“Many will cite 2019 as being the year of the master trust but I’d argue that the majority of the last decade has been about master trusts – from infancy to material growth, we confidently enter the 2020s with a buoyant and competitive market. It’s clear that the Master Trust market has undergone substantial change in a relatively short period and it’s also clear to see that there’s more to come. In what seems like a blink of an eye, numbers have more than halved and we can absolutely expect further market consolidation, albeit at a slower pace. Five years from where we are now, I think it would be reasonable to expect a market of around 20 commercial master trusts.

 “Developing the Simpler Annual Statement provides a great opportunity to keep pension statements out of the kitchen drawer. The market has so far been divided on their adoption but it’s difficult to argue against the need for simplicity, standardisation and generally allowing common sense to prevail. It’s clear that providers need to spend time and money to ensure that they can meet the standardised format and the pace of adoption has so far been collectively slow. We are expecting to hear more from DWP during 2020 and it will be interesting to see whether the government will mandate as a consequence of lack of progress.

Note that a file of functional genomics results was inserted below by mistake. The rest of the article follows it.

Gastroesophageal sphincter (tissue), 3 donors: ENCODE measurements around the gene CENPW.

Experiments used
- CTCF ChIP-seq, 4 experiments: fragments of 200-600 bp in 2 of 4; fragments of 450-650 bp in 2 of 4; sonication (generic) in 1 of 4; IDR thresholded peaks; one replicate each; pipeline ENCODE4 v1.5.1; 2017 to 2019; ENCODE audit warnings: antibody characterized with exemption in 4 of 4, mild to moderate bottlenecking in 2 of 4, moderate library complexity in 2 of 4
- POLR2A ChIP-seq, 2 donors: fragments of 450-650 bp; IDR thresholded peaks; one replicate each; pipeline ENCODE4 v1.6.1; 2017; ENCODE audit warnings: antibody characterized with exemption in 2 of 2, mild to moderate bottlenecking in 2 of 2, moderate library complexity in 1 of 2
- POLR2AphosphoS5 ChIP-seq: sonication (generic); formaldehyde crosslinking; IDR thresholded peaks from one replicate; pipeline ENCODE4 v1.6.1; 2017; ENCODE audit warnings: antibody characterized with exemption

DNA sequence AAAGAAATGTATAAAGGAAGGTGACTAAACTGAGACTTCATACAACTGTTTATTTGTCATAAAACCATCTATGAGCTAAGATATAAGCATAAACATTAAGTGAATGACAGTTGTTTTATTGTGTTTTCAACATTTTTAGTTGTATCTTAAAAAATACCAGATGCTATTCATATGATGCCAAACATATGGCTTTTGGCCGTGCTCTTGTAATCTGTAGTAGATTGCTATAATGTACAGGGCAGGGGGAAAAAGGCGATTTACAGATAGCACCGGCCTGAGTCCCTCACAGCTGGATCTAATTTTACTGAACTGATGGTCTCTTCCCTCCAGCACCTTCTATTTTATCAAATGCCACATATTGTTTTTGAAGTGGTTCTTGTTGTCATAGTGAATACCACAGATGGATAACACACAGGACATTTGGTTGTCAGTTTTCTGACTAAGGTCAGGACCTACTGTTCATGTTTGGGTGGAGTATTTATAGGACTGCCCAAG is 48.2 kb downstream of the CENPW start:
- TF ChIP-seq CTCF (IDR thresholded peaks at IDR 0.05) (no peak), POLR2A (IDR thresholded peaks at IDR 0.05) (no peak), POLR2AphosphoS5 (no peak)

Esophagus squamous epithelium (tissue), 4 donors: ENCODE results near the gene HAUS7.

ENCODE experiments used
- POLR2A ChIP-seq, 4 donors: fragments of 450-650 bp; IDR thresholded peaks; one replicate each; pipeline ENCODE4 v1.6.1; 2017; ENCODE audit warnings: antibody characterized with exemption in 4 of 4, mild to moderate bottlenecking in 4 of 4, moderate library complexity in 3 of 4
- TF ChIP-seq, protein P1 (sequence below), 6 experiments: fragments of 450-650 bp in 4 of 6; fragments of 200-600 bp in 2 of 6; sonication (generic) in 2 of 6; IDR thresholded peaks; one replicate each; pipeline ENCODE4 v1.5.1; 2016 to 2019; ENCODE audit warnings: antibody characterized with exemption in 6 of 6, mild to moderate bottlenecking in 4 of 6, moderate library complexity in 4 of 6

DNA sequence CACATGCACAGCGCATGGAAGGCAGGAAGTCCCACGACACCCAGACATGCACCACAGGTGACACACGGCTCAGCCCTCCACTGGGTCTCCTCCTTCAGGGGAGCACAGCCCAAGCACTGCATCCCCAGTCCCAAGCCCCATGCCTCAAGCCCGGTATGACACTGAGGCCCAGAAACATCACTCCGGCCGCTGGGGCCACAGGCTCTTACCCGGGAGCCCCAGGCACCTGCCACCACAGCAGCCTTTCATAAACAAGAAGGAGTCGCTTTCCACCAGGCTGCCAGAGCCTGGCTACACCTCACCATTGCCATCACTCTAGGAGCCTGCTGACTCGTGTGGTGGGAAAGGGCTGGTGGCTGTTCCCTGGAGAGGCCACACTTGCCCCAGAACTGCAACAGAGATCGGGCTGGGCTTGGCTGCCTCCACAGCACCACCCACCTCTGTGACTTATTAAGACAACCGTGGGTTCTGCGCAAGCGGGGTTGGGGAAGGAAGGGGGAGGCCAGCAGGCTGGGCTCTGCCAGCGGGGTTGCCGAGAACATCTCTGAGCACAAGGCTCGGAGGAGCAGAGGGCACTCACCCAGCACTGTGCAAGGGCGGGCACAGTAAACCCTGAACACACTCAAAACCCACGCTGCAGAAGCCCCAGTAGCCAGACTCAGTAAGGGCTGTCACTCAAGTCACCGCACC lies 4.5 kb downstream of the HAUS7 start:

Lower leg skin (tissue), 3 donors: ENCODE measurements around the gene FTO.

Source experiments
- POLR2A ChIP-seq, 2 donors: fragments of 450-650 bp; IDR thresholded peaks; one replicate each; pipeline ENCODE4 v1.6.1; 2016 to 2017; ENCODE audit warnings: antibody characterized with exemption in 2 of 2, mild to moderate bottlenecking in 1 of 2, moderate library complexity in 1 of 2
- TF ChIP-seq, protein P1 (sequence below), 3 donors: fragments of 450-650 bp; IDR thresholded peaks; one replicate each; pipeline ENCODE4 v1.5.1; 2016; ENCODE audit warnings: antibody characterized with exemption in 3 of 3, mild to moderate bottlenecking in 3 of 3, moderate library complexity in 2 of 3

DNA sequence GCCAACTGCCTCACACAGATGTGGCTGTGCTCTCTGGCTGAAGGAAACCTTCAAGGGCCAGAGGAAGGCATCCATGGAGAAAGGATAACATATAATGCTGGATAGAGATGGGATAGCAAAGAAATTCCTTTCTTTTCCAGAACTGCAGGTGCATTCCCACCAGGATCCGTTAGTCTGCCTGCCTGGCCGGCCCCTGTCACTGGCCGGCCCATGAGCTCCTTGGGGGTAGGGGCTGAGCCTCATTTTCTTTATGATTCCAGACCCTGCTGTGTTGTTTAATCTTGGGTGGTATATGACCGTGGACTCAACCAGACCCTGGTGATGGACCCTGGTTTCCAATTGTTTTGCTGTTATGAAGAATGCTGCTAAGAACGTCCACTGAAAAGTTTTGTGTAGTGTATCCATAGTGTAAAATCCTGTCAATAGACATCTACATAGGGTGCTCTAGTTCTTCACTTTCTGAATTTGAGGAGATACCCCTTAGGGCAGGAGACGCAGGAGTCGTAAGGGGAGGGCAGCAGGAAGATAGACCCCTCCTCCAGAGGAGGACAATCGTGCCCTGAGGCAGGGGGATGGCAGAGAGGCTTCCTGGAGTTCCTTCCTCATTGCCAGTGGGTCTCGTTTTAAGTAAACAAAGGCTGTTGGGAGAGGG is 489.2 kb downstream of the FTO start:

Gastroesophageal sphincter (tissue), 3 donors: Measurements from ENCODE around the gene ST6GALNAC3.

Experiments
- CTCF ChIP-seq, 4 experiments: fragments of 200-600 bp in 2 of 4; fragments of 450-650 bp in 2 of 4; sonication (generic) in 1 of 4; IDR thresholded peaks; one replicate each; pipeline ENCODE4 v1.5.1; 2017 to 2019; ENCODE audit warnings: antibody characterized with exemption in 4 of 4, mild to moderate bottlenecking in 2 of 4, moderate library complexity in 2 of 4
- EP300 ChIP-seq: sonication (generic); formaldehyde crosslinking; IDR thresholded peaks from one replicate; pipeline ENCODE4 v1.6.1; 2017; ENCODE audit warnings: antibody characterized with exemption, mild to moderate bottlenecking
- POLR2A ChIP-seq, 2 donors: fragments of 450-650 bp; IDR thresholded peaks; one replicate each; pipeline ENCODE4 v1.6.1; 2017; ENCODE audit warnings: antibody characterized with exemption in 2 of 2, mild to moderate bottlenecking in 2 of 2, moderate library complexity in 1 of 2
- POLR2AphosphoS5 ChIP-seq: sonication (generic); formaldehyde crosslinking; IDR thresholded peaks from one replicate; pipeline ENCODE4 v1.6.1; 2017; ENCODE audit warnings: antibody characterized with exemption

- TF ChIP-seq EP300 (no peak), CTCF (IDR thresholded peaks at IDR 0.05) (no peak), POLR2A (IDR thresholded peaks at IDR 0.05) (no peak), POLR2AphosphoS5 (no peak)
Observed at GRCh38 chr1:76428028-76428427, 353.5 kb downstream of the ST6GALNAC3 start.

“With the introduction of Investment Pathways fast approaching, it will be a busy first half of the year for providers who offer non-advised drawdown; providers only have until August to design and launch these four, objective-driven, ready-made decumulation investment solutions. Pathways will also influence and shape the wider market. It may have been billed as a matter for the non-advised, contract based world but the ripple effect will quickly cascade across the wider DC landscape.”
  

Back to Index


Similar News to this Story

The PPF launch the 14th edition of The Purple Book
In its fourteenth edition of The Purple Book, the Pension Protection Fund (PPF) reveals a strong link between investment risk and underfunding in defi
Industry comment on the 14th edition of the PPFs Purple Book
Industry comment from Hymans Robertson Lincoln Pensions and Clara Pensions on the 14th edition of the PPFs Purple Book
Final report of ACA 2019 Pension trends survey
ACA survey report says momentum of pension reform needs to be built upon with plans set out to increase automatic enrolment minimum contributions alon

Site Search

Exact   Any  

Latest Actuarial Jobs

Actuarial Login

Email
Password
 Jobseeker    Client
Reminder Logon

APA Sponsors

Actuarial Jobs & News Feeds

Jobs RSS News RSS

WikiActuary

Be the first to contribute to our definitive actuarial reference forum. Built by actuaries for actuaries.